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Managing tasks in a group setting is a tactics which has become more widely used in the business environment. As our culture moves toward an increasingly post modern mindset which recognizes the individual talents which each individual possesses, organizational behavior is also moving away from forcing each individual to have a level of standardized knowledge. Each individual in the organization often has a level of expertise in a specific area which is not shared by others. Therefore the process of problem solving, and shepherding a complex task from start to finish often is more suitable to the abilities of a group than those of a single person.
The rate at which knowledge and segmented specialization is increasing is another factor leading toward increased use of groups and work teams in the work place. This process can be compared to the current practice in the medical field. Medical doctors often become specialists because of the complexity of the human body. As a result of the specialization, surgical specialists may each perform part of a delicate and complicated medical surgery, so that their unique talents and knowledge can be fully utilized. In the modern organization, which has placed increasing emphasis on knowledge management and individual competencies, members of the organization each come to the table with unique sets of talents, skills and abilities which may not be shared by others in the organization. Therefore the process of getting these individual members to work together is essential to the life and well-being of the organization.
However, there are also factors which work against effective creation and utilization of work groups and teams in the modern organization. First and foremost, the business world is framed by competition. Those who perform better, faster, and stronger are those who rise to the top of their field, position or profession. This 'competition mindset' is a learned behavior, which is often unnoticed by those who are fully engaged in a competitive culture. Thus, when the individuals come to the table in a work group setting, they come prepared to function in a competitive environment, rather than a cooperative one. Since competition has brought success in the past, the team members are uncomfortable / unfamiliar with the process that seeks success to come out of cooperative efforts.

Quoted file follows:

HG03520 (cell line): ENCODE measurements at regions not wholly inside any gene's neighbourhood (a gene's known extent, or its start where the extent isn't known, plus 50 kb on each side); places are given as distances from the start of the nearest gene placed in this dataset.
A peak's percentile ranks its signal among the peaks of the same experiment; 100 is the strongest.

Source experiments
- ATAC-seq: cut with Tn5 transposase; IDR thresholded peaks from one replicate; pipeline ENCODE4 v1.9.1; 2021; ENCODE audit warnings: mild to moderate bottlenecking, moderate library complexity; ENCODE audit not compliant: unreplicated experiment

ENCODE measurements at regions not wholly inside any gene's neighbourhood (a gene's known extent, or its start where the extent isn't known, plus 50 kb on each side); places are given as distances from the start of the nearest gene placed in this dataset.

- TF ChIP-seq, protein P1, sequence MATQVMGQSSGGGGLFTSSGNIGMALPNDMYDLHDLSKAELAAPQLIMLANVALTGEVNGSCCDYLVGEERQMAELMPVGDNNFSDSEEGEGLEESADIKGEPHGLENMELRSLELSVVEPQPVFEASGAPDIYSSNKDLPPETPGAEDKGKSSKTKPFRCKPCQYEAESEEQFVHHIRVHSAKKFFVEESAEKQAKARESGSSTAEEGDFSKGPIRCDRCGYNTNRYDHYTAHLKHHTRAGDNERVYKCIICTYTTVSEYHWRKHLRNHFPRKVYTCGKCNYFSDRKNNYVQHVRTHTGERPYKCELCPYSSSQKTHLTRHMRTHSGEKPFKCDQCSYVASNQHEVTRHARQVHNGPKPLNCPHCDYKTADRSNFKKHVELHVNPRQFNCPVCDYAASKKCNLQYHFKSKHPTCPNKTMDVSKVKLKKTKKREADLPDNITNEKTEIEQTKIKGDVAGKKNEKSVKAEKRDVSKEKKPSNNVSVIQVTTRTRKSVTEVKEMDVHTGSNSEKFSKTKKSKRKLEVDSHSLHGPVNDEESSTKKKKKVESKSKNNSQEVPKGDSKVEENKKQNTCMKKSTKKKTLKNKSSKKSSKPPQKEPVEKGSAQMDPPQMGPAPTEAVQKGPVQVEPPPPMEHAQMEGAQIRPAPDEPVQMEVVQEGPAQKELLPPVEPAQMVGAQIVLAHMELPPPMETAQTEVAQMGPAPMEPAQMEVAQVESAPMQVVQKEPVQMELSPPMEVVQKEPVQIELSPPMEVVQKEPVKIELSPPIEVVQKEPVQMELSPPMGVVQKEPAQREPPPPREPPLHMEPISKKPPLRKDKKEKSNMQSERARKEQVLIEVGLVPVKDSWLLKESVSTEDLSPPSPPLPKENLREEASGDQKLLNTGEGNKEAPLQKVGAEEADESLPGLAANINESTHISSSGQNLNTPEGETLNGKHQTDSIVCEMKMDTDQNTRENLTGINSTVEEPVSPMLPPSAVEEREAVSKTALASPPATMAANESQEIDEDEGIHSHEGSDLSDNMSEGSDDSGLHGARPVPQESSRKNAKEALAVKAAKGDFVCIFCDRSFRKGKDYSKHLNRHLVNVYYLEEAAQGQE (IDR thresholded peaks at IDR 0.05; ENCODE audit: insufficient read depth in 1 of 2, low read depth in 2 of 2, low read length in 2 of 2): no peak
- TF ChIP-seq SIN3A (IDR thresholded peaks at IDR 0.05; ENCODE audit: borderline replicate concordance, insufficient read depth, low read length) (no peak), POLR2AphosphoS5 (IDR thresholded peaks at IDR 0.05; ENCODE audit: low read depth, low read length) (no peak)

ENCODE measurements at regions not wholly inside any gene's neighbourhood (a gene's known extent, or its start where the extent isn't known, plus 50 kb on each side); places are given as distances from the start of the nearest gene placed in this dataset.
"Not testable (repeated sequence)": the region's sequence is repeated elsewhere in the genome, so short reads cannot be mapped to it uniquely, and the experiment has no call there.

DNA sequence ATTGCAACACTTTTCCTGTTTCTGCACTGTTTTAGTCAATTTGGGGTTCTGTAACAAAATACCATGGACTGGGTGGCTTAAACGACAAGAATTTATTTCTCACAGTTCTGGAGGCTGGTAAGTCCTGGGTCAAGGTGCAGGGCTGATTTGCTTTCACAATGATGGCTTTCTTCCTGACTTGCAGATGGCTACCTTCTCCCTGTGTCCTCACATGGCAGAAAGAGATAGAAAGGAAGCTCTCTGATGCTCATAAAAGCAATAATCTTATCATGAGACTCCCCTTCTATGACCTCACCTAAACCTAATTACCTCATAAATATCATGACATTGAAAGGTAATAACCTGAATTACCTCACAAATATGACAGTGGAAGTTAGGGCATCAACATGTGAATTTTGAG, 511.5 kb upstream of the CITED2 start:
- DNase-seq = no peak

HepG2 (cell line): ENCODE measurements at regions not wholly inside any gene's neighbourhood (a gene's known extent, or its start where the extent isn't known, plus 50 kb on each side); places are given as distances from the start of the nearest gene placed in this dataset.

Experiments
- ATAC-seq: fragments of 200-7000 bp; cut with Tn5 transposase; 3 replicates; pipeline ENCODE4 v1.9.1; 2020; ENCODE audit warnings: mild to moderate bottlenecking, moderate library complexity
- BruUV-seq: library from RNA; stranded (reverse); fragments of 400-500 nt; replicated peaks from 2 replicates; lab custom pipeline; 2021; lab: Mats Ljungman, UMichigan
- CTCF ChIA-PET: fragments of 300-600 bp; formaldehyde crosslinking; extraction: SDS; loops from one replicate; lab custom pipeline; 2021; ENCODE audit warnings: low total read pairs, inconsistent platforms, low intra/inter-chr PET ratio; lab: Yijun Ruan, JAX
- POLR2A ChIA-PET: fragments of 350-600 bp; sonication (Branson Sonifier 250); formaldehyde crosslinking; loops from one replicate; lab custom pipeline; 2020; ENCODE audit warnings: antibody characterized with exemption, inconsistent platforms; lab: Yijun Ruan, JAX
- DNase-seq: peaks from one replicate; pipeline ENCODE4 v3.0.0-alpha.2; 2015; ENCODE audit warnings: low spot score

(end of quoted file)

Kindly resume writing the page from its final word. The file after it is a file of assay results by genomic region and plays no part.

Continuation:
Finally, when addressing higher level executive work groups, the issue of individual egos may also complicate the process. When members are brought to a work team because of their individual talents, the members expect to not only use their talents, but also will compete with other members for attention and recognition. The result of thus-defined work group is that members become focused on subconscious expectations, and the power dynamics of the group rather than focusing their talents on attaining the group's goals. Rather than becoming a team, the group of individuals defeat themselves, and often spent great amounts of time, money, and energy while creating little in the way of substantial progress.
Group facilitation, therefore is a process in which a neutral person enters the potentially combustible dynamics to help a group work together more effectively. Facilitators often work with small groups of people in an organization. They can also work as a liaison with representatives of different organizations. The most beneficial skill which the facilitator can bring to the table is that he or she is not personally involved in the power dynamics of the group. As an outside person coming to the group with the assigned task of seeing the group function toward their own goals, the facilitator can focus on getting individuals to work together while the individuals can focus on using their skills to solve the problem at hand.
The facilitator may be a person who resides internal to the organization, or as a consultant who comedy in from external sources.
In either case, he or she must be a person who is perceived as both talented and neutral in order to be effective. The group members or stakeholders in the group's outcome must all agree that the facilitator is an acceptable addition who will aid in attaint the group's goals.
The facilitator is a process leader only. In order to maintain the effectiveness as a neutral facilitator, he or she should have no decision-making authority, nor should they contribute to the substance…[continue]
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